Slashgear.com : SpaceX Rasshopper aces side tracking reusable rocket test go check out the video at the link way cool as always!Even more exciting, there’s some more details on the next steps!
Of course, the system will have to go significantly higher if it’s to be of use to NASA. SpaceX plans to introduce a second version of Grasshopper – known as v1.1 – sometime after October 2013, which will stand 160 feet tall and use nine of the engines from the Falcon 9-R rocket, rather than Grasshopper v.1′s single engine.
When testing begins, Grasshopper v1.1 is expected to eventually fly to heights of 300,000 feet, launching from a specially constructed pad at Spaceport America, New Mexico.
SpaceX continues to drive down the barriers like the aggressive but rationale organization they are and the world needs to move us to the next level of Earth to orbit operations. And having a dream and stretch goals are required elements.
From NASA Spaceflight: Dragon Roadmap: From domestic crew independence to humans on Mars
July 5, 2013 by Chris Bergin
Grasshopper reaches a thousand feet in new nav test. Read more at: SpaceX shows off new nav gear with latest Grasshopper rocket launch-and-landing (video)
By Timothy J. Seppala posted Jul 6th, 2013 at 3:47 PM
Seems to me it’s at least: attention to detail and a sense of style based on function, and I do not mean style as in surface looks, at least not alone.
The SpaceX Merlin 1D engine, the more powerful, more robust and less expensive
follow on to the operational 1C, has been certified for flight.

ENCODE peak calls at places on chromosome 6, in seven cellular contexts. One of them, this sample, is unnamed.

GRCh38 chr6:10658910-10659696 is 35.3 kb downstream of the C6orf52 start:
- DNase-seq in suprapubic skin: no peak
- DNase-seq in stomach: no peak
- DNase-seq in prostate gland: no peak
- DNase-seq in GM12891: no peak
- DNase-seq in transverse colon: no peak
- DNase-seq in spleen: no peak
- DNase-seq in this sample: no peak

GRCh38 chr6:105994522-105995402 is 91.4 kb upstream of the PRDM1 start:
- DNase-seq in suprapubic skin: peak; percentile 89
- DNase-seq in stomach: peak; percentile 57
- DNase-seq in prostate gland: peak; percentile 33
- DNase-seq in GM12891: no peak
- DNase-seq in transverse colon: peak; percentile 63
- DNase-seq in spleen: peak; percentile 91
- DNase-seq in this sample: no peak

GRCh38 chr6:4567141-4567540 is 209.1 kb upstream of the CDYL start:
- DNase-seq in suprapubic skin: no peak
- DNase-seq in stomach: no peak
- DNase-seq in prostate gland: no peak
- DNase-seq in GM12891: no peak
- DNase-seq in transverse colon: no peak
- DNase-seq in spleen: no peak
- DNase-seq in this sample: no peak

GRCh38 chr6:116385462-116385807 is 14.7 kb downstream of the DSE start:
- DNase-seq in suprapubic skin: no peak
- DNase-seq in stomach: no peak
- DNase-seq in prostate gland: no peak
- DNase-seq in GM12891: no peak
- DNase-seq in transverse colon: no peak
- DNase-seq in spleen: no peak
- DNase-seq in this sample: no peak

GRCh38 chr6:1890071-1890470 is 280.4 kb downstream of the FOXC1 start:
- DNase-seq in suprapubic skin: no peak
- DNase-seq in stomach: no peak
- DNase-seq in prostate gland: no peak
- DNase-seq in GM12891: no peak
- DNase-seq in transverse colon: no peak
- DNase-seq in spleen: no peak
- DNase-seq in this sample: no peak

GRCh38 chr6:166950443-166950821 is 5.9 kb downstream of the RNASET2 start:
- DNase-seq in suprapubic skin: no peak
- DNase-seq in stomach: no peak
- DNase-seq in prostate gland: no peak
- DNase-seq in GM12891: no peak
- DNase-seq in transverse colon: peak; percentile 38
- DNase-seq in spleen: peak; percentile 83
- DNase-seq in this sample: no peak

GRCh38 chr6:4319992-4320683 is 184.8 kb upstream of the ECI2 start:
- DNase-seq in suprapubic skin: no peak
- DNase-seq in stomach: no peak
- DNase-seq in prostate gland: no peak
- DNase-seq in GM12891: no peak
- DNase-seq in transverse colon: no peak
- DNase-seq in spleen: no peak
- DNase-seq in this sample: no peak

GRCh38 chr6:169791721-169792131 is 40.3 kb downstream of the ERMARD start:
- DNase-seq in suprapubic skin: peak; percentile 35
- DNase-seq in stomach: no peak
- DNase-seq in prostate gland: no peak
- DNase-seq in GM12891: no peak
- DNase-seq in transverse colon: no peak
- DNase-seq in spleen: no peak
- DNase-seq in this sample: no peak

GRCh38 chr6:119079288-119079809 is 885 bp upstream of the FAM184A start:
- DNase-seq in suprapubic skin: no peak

This is the family, an interesting thing about the Heavy is the plan to have the strap-ons share fuel with the core, consequently when they separate the core is still fully fueled, a big performance increase.
The engines have been run far harder than standard rating regimes require, 1) to solidify their ‘man rating’ for future crew lofting flights, 2) because SpaceX wants to reuse them, 3) because SpaceX wants top line insurance rates for their customers even while brining new approaches to the party.
Rocket engines, so ugly you just know they’re powerful!
Cool videos at the Verge article.
Held at height and then landed straight down unaffected by what looks like a reasonable breeze.
Second gen Falcon this year, possibly Falcon Heavy first flight, soft water return for a booster this year and ground return next year! Each demonstrates fundamental capabilities and the power of a committed commercial / civilian play with tech and team unfettered by bull crap FARS oversight dead weight. But each is advancing tech at a rate that seems more reminiscent of the sixties NASA and aviation tech| 2nd gen Falcon: new improved engines, Heavy: buddy tank w/ common boosters engines, any of the above: fly back boosters w/ powered soft landing first at sea then on land. Each step something daring and commercially valuable. I’m not sure how some of the competitors keep from going into terminal depression, if Musk’s SpaceX team nails the string the old guard are toast.
Had not realized this was progressing as fast as it appears to be, still it is years not months, but neither is it decades.
NASA and SpaceX announce a February launch for Dragon to the ISS.
Later in the article is this, first articulation of something that should have been policy from the start:
Philip McAlister, director of commercial spaceflight development at NASA headquarters, told the conference he expects regular commercial cargo deliveries to the ISS to begin next year, followed in about five years by commercial crew flights. Although it is currently funded only through 2020, McAlister says he expects the station to continue to operate “as long as it is safe and productive,” serving as an anchor destination for a growing space economy in orbit.